(Bloomberg) -- A dangerous storm made its way to California’s winter resort region Friday, bringing “life-threatening” conditions and a potential to dump more than 12 feet (3.7 meters) of snow.

A blizzard warning is in effect through Sunday for Northern California, including the Lake Tahoe resort area in the Sierra Nevada, where wind and blowing snow are making travel treacherous, the National Weather Service said. 

“They will get pretty slammed,” said Jennifer Tate, a forecaster at the US Weather Prediction Center. “We have snow totals in the multiple feet for the highest peaks of the Sierra.”

The storm is coming in colder than several past systems so it will bring a lot more snow over a larger region, Tate said. Mountain travel will be nearly impossible with hurricane-strength gusts potentially triggering power outages, the weather service warned. High winds and heavy snow are forecast to spread across eight western states as far as Colorado. 

“The three-day snow totals are huge,” said Bob Oravec, a senior branch forecaster at the weather prediction enter. “There are going to be tremendous amounts of snow in the Sierra, as well as inland in the Wasatch and Rockies.”

Heavy snow can cause deadly avalanches in the Sierra mountains. In January, one person was killed and three were injured by an avalanche at the Palisades Tahoe ski resort near Lake Tahoe. 

The storm was expected to travel to Southern California, bringing 1 to 3 inches of rainfall to a region that recently faced flood warnings and threats of mudslides.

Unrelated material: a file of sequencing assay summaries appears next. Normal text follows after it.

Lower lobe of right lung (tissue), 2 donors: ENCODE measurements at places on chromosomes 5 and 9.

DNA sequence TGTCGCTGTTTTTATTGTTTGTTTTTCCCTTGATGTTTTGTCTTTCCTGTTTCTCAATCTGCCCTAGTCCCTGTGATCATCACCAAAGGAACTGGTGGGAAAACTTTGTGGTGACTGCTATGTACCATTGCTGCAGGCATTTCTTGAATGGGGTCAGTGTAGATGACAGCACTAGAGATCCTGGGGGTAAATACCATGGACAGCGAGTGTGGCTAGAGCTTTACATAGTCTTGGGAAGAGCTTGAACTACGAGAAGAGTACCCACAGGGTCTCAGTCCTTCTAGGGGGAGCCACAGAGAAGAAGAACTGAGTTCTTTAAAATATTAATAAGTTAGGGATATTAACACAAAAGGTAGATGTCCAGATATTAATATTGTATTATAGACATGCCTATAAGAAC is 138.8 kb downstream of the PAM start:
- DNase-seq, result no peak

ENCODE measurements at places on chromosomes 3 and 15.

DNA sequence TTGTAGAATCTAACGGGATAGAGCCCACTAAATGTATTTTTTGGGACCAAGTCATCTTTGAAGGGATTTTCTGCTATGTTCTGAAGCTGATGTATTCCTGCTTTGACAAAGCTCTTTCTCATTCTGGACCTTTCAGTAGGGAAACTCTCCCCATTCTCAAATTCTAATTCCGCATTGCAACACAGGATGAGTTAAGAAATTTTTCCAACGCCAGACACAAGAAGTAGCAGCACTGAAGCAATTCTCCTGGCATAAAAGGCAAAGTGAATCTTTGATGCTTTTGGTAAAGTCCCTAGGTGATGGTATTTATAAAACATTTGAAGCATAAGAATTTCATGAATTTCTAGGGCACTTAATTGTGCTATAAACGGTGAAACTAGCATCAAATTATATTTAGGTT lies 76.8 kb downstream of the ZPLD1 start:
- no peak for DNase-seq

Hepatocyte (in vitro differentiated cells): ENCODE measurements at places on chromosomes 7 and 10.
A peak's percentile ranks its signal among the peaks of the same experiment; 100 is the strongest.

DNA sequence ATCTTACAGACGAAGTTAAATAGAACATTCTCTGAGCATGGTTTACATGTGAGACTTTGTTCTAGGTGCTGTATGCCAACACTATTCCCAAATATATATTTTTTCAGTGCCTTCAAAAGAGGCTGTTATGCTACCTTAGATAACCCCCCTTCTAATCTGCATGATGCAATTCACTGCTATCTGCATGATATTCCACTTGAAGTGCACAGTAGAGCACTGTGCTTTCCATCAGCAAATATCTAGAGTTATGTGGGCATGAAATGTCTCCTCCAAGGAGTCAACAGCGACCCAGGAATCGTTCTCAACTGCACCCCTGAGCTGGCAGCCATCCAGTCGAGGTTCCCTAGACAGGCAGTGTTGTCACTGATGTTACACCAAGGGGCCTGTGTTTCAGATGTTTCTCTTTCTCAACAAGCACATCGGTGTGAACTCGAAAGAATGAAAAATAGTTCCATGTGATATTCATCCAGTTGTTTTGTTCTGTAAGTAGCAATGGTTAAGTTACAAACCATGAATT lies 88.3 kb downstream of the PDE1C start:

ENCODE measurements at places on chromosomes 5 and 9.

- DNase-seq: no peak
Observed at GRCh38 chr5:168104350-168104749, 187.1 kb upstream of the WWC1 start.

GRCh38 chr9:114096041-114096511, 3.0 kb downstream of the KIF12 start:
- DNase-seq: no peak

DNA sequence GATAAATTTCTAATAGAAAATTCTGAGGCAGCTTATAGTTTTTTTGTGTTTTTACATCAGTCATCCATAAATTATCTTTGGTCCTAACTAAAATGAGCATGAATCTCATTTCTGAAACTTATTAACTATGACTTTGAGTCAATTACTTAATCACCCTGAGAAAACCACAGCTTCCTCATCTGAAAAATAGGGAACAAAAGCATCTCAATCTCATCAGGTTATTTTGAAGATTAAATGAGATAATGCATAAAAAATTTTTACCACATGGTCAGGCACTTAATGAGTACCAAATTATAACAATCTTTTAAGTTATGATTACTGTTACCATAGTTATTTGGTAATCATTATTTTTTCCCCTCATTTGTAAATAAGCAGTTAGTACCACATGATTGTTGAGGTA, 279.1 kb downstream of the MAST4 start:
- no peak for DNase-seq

While it is dangerous to travelers and residents, deep snow is vital for California’s water needs. The snow pack acts as a frozen reservoir that melts in late spring and early summer, bringing water to the lowlands. In a month, California will take its seasonal measure of how much snow and water it got through the winter as part of managing its system. 

The California Department of Water Resources said Friday the state’s snow pack remains below average despite a series of winter storms. It is about 30% less than the usual April 1 average, which is when officials decide how much water California likely will have through summer.

--With assistance from Cedric Sam.

(Updates with additional context in the seventh and final paragraphs.)

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